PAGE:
In relation to foreign currencies, sterling money, and the currencies of other countries of EUROPE are treated of in EXCHANGE: this is precisely as it should be: because, we

know that young persons are not lovers of long or hard lessons and that they CAN LEARN with pleasure, when neither their memories are overcharged nor their understandings put on the rack, from the use of tedious and ambiguous examples, which are interspersed throughout systems of Arithmetic said to be designed for American schools. In consequence of this, let us try to remedy this evil: In the first place, is it not well known, that the United States have political and civil institutions of their own, and can these be upheld unless, our children are taught to understand them by books and other means of instruction perfectly suited to the genius and constitution of the country? Again, a proper system of Arithmetic in dollars and cents, is much wanted, in order that pupils may receive from their teachers ample satisfaction for their TIME and MONEY. For it is manifest, that all, that concerns our public happiness, our union and peace

within ourselves, ALL which tends to develope our resources, improve and perpetuate our institutions, ALL which may gives us wealth, strength, and glory among nations, depends on a general and systematic course of instruction in our schools. How ready,short, easy and familiar this work may be for actual performance, will appear by inspection.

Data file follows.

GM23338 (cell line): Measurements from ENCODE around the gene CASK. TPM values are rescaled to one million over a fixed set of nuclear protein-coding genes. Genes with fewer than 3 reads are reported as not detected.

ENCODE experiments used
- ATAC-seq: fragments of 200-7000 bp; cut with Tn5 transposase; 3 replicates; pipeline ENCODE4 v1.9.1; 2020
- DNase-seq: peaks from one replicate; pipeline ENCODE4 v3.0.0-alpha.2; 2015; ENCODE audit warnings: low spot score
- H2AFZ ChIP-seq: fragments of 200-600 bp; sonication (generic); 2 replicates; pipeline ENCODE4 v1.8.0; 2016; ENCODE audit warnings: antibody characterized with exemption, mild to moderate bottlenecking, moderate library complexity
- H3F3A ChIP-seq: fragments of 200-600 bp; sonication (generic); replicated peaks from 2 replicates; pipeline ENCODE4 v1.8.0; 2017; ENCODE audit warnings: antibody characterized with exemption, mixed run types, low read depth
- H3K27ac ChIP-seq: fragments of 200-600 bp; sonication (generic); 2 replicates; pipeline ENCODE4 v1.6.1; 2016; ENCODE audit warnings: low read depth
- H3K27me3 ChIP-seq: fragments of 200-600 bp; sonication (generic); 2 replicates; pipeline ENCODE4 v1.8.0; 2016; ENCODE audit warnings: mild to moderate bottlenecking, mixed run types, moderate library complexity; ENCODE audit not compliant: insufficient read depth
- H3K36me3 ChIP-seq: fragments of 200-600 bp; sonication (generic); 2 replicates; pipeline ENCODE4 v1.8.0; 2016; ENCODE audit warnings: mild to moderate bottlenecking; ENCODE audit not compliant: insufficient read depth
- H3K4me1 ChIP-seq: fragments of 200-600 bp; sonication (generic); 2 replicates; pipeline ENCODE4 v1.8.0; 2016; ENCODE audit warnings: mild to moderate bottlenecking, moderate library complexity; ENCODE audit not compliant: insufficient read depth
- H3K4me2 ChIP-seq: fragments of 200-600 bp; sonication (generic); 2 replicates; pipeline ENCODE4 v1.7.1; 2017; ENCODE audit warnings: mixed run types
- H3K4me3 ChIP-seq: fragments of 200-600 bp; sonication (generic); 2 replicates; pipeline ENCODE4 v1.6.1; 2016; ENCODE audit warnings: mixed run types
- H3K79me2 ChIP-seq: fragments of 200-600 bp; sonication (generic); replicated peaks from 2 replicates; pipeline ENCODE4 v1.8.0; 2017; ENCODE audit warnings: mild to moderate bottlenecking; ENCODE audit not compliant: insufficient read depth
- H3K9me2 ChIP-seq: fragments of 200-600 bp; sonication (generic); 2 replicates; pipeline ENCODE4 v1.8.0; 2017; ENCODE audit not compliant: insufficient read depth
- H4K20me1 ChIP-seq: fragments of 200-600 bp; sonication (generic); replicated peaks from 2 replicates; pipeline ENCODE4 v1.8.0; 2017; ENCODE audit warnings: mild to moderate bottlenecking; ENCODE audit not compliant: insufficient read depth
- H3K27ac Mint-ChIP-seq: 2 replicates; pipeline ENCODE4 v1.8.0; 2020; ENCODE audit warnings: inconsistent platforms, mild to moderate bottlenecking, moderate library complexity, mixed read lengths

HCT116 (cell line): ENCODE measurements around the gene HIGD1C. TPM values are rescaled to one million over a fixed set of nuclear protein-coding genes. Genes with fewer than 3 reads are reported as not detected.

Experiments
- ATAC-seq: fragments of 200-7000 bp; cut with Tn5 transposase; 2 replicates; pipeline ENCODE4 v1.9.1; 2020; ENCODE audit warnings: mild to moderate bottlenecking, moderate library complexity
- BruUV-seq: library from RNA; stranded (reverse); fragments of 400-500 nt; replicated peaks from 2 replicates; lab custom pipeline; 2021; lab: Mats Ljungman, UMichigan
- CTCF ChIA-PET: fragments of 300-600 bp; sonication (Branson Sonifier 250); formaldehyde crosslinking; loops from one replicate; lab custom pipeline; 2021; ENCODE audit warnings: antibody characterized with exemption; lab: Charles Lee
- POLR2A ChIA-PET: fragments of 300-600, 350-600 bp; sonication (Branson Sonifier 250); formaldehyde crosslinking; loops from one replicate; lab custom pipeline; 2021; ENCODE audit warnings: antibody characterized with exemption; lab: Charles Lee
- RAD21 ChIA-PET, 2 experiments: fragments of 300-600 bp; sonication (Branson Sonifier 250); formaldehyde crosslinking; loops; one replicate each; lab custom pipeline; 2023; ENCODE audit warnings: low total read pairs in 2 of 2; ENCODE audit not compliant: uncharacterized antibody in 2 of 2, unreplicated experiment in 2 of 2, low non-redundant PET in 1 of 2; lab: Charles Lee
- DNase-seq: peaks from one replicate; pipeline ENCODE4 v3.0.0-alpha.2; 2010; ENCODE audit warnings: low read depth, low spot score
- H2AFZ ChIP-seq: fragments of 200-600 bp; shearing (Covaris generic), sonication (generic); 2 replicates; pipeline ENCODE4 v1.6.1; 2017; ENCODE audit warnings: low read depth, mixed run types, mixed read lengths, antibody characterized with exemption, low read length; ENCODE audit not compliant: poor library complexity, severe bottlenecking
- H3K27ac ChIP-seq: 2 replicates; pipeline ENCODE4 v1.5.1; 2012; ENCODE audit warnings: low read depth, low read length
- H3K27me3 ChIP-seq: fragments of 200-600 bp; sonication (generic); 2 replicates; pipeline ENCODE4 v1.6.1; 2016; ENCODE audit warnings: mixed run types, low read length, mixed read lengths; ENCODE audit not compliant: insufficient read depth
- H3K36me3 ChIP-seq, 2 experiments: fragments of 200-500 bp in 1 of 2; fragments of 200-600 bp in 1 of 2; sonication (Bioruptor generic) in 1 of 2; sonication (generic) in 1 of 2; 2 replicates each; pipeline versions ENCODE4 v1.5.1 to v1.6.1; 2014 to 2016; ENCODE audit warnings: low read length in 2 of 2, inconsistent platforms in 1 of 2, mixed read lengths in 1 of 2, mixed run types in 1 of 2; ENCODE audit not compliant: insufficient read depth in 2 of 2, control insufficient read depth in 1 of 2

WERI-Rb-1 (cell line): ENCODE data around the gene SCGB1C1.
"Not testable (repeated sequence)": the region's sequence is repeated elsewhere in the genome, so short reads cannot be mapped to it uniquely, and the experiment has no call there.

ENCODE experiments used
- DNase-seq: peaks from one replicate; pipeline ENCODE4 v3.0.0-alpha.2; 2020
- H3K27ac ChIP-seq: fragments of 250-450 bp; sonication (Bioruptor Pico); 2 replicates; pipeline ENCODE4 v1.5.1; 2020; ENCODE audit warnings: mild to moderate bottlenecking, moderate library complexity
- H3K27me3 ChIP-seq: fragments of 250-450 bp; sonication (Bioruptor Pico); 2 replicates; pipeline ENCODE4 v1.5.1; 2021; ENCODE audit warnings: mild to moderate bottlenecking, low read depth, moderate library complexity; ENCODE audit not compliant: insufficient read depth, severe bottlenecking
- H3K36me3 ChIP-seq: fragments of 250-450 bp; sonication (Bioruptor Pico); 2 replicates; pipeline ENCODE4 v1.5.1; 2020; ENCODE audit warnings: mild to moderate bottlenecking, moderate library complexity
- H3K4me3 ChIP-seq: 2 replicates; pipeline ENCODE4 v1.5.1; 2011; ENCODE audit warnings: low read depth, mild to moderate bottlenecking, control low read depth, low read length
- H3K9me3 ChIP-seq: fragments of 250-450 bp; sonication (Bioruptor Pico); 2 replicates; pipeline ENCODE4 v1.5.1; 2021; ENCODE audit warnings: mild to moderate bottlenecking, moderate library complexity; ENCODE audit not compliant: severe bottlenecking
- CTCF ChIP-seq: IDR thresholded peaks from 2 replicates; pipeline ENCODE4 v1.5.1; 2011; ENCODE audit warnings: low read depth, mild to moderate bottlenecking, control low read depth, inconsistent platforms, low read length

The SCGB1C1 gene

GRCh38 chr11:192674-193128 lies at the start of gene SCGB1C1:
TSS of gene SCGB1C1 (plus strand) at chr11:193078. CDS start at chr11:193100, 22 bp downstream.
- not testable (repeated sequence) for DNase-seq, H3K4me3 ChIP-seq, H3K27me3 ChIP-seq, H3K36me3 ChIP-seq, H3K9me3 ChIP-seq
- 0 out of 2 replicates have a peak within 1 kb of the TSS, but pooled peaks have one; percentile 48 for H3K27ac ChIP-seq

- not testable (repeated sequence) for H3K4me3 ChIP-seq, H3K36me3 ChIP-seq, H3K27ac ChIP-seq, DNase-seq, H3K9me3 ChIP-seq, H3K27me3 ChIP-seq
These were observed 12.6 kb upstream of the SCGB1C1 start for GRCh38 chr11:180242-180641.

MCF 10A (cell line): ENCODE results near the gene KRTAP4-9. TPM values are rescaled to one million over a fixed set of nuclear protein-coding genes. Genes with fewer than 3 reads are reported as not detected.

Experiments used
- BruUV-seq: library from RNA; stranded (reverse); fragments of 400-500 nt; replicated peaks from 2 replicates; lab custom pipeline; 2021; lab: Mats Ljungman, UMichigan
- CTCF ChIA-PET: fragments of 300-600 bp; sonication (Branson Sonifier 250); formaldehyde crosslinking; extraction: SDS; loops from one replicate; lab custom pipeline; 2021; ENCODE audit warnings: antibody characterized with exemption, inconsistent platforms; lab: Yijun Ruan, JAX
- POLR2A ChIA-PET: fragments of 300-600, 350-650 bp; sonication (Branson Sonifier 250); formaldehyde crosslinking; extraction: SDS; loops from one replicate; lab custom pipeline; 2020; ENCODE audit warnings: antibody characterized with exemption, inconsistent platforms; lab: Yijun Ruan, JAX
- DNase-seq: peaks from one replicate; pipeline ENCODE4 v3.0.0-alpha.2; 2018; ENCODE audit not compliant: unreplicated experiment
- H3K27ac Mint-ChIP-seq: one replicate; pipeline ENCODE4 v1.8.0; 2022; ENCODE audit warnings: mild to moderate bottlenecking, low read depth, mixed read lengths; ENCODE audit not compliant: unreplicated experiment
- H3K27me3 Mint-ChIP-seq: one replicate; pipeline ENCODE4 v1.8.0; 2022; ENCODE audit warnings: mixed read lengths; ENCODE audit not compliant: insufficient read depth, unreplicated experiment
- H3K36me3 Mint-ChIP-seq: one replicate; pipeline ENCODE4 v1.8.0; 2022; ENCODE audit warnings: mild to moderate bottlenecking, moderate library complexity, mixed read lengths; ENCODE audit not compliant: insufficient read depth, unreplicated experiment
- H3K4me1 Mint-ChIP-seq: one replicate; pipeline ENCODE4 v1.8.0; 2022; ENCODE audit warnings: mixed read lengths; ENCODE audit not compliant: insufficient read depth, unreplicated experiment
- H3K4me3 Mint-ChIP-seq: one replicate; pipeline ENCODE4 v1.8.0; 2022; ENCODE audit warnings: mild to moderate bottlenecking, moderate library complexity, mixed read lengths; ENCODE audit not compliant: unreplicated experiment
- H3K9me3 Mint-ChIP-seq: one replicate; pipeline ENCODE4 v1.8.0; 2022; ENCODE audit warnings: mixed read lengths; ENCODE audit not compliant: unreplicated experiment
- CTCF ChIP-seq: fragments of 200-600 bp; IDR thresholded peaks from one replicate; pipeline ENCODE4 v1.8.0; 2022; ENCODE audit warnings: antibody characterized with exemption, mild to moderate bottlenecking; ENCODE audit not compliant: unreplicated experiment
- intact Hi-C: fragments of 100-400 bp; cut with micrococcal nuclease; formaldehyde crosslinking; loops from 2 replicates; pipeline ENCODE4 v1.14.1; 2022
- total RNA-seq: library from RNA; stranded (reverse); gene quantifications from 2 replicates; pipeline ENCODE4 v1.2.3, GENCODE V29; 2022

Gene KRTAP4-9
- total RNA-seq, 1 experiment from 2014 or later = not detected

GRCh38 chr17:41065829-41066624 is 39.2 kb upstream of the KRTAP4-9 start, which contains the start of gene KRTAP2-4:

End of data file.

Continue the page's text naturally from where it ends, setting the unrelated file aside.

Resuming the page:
In conclusion, I cheerfully tender my most grateful acknowledgments to RICHARD COTTER, Esq. PROFESSOR OF MATHEMATICS AND NATURAL PHILOSOPHY OF THIS CITY, who has ably and faithfully acquitted himself in its EXAMINATION, and also, for the useful hints he has kindly suggested to me, which I conceive to be of utile im· portance to the work.

With these remarks, and an ardent wish, that the “UNITED STATES CALCULATOR; or, ARITHMETIC SIMPLIFIED” may be useful to the youth of my country, I cheerfully submit it to the patronage of an enlightened and independent public.

JOHN M'NEVIN. Balto. Jan. 1, 1841.












ARITHMETIC is that part of the Mathematics which teaches the art of computation by numbers. All operations in Arithmetic are performed by means of the following figures: Cipher

Seven Eight 0 1 2 3 4 5 6 7 8

There are five principal rules in Arithmetic, viz: Notation and Numeration may be included in 1, Addition 2, Multiplication 3, Subtraction 4, Division 5. The proper definitions are inserted at the head of each rule.

The Arabic numbers, are represented by the characters above written.

The Roman letters also express number without limitation, but are chiefly used to mark dates, and the chapters, and sections of books. The following letters are used to express number.

1 5 10 50 100 500 1000